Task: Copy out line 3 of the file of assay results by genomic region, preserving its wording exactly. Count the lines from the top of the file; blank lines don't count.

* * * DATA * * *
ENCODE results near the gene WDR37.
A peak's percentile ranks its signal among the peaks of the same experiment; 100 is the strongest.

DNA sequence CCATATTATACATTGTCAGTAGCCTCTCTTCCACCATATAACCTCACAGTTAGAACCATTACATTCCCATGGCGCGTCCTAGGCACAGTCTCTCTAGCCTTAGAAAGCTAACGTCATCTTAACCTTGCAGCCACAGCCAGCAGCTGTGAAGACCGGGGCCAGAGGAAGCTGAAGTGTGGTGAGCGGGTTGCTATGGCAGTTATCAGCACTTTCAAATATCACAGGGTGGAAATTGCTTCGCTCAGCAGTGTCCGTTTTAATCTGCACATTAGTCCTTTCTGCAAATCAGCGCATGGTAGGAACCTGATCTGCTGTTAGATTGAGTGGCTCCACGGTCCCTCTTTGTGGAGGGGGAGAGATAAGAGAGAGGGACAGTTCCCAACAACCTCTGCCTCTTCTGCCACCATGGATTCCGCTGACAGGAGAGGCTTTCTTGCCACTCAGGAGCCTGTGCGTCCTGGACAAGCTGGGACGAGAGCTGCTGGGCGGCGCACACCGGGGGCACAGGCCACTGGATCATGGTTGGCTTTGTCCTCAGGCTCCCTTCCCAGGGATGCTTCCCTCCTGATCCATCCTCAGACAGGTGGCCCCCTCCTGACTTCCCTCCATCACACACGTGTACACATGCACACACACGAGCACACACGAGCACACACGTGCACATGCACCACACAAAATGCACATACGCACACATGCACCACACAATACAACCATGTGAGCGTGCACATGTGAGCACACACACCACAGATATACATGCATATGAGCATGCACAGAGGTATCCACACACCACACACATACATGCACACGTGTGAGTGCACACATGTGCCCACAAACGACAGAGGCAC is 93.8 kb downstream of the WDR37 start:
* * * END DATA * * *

DNA sequence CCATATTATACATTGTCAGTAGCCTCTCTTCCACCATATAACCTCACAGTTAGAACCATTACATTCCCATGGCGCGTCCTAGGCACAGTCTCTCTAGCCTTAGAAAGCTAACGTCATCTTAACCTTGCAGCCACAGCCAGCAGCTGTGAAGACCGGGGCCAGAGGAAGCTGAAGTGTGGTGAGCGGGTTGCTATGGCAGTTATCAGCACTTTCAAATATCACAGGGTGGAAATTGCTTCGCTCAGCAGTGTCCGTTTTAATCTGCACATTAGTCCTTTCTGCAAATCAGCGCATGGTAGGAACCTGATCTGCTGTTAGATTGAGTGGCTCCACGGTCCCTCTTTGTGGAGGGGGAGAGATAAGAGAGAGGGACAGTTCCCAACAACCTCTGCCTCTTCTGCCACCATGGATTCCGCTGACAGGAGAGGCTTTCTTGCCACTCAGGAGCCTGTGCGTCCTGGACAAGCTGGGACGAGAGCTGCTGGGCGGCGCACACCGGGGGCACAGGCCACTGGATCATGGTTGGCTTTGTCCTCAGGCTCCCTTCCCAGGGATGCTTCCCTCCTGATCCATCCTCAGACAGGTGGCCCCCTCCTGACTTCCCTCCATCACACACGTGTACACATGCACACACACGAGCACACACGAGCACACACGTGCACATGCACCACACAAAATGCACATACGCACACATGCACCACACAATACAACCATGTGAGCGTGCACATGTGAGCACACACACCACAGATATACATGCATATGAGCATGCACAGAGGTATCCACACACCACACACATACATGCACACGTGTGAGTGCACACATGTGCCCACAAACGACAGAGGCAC is 93.8 kb downstream of the WDR37 start: